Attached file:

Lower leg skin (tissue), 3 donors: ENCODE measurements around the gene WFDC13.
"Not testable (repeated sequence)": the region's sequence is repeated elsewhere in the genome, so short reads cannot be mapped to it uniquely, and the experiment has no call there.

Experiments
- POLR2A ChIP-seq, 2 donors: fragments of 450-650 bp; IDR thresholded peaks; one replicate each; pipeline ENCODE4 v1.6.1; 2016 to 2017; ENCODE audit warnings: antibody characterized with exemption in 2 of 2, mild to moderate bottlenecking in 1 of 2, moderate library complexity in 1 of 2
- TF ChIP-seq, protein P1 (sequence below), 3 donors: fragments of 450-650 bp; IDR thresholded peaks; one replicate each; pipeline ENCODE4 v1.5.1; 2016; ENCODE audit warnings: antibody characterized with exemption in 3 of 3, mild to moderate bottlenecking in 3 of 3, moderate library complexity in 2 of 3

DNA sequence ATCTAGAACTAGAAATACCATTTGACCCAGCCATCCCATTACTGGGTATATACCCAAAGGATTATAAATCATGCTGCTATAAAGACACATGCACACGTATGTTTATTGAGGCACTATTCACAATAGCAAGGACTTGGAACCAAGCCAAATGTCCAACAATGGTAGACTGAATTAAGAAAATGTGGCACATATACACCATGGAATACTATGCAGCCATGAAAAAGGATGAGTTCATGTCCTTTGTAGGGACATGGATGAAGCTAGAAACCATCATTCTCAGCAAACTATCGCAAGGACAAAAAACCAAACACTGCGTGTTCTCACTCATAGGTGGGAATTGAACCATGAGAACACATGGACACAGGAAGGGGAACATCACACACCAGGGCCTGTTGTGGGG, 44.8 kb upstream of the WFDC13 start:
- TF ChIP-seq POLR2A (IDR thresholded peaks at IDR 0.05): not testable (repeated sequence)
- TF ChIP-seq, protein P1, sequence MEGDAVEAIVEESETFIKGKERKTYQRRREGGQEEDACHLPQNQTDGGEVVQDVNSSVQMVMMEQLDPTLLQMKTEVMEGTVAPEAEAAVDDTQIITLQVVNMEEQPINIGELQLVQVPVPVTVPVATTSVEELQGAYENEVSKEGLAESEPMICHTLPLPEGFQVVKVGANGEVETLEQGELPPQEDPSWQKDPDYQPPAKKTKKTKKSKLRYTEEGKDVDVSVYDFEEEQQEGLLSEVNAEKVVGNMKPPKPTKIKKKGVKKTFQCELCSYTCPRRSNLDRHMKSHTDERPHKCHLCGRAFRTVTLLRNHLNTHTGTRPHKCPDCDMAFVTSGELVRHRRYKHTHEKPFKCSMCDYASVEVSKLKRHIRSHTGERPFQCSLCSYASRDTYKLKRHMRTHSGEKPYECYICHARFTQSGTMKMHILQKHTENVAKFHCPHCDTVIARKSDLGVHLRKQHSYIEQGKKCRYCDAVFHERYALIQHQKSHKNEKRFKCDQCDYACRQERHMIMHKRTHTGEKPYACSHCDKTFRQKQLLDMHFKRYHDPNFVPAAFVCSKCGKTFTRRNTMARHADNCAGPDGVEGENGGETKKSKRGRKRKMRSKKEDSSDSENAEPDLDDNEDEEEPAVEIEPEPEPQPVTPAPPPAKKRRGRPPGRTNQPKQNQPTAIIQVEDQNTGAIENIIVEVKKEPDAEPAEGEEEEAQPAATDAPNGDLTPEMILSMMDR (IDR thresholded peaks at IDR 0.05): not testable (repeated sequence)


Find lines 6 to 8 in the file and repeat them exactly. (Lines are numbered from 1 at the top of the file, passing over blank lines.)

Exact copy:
DNA sequence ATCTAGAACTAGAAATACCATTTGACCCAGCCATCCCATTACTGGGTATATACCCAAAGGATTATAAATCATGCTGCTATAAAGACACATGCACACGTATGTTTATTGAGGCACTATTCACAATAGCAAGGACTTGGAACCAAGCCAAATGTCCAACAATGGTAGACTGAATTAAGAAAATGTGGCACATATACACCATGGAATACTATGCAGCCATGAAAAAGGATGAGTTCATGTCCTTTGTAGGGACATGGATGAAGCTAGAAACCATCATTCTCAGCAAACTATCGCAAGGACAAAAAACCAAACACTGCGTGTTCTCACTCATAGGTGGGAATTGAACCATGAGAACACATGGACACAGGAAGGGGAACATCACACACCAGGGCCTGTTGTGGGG, 44.8 kb upstream of the WFDC13 start:
- TF ChIP-seq POLR2A (IDR thresholded peaks at IDR 0.05): not testable (repeated sequence)
- TF ChIP-seq, protein P1, sequence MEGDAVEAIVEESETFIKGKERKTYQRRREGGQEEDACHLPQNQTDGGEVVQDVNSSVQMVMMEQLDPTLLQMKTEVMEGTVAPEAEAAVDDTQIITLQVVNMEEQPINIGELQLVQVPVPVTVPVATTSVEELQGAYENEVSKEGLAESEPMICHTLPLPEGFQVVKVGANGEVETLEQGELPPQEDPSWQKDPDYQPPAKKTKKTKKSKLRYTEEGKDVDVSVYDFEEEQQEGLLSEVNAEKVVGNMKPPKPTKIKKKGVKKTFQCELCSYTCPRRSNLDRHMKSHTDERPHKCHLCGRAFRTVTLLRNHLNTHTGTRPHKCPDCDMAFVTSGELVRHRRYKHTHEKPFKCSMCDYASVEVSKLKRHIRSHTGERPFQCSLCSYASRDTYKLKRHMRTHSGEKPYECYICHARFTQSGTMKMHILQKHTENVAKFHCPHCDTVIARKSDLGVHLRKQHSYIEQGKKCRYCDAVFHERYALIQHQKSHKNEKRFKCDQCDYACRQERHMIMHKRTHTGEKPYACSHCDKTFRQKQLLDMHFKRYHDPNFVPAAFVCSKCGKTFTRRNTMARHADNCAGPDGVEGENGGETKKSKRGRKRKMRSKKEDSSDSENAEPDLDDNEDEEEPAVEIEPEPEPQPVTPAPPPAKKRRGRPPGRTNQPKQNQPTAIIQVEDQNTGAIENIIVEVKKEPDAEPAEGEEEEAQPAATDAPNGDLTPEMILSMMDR (IDR thresholded peaks at IDR 0.05): not testable (repeated sequence)